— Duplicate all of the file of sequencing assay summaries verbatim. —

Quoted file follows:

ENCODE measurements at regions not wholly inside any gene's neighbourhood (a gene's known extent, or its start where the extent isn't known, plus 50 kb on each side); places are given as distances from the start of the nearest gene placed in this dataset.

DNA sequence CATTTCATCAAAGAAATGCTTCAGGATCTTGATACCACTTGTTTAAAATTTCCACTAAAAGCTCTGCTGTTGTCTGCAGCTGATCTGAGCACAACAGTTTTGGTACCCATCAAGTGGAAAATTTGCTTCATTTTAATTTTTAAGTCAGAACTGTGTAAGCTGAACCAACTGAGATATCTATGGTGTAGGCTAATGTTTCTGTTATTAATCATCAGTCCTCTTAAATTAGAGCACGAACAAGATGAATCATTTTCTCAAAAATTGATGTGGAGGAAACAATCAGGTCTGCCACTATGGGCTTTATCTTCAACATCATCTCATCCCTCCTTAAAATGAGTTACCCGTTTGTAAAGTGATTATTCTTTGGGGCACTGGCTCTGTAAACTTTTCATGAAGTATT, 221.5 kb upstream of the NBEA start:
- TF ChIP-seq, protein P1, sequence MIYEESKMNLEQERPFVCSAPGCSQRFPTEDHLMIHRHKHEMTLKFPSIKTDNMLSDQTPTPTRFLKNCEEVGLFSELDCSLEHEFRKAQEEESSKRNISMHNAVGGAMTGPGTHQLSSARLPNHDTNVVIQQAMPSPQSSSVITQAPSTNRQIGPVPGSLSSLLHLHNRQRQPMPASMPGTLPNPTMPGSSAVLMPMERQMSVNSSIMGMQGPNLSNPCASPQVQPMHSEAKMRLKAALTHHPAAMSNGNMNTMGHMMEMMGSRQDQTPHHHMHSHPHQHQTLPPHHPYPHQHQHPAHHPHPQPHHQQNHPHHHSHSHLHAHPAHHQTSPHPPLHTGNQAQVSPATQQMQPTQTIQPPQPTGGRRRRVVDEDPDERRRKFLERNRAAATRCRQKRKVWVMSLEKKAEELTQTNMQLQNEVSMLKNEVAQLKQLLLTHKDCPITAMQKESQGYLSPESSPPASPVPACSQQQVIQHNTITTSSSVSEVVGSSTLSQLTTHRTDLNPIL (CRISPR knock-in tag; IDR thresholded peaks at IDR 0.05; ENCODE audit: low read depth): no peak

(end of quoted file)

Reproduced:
ENCODE measurements at regions not wholly inside any gene's neighbourhood (a gene's known extent, or its start where the extent isn't known, plus 50 kb on each side); places are given as distances from the start of the nearest gene placed in this dataset.

DNA sequence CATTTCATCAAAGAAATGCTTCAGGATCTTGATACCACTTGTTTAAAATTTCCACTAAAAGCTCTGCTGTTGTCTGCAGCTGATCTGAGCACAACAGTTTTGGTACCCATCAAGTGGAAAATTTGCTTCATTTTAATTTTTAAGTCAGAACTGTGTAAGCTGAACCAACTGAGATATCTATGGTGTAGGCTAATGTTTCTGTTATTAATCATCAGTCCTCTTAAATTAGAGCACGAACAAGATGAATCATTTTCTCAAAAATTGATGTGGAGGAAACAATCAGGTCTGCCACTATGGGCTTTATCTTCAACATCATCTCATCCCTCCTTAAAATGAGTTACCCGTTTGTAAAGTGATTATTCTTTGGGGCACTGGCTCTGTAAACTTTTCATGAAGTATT, 221.5 kb upstream of the NBEA start:
- TF ChIP-seq, protein P1, sequence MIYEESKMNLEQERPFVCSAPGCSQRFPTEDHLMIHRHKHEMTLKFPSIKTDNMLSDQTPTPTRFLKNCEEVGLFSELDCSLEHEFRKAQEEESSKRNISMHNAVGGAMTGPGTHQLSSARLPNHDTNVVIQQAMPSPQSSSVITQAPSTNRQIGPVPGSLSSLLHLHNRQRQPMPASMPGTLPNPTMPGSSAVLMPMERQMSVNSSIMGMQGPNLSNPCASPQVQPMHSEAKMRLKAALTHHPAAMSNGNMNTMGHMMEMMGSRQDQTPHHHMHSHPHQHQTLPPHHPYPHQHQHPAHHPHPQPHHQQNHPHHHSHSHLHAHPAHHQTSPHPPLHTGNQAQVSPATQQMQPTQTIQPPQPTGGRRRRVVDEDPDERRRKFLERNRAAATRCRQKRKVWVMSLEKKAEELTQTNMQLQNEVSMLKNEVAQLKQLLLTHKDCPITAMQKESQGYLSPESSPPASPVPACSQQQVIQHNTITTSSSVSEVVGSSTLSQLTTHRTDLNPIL (CRISPR knock-in tag; IDR thresholded peaks at IDR 0.05; ENCODE audit: low read depth): no peak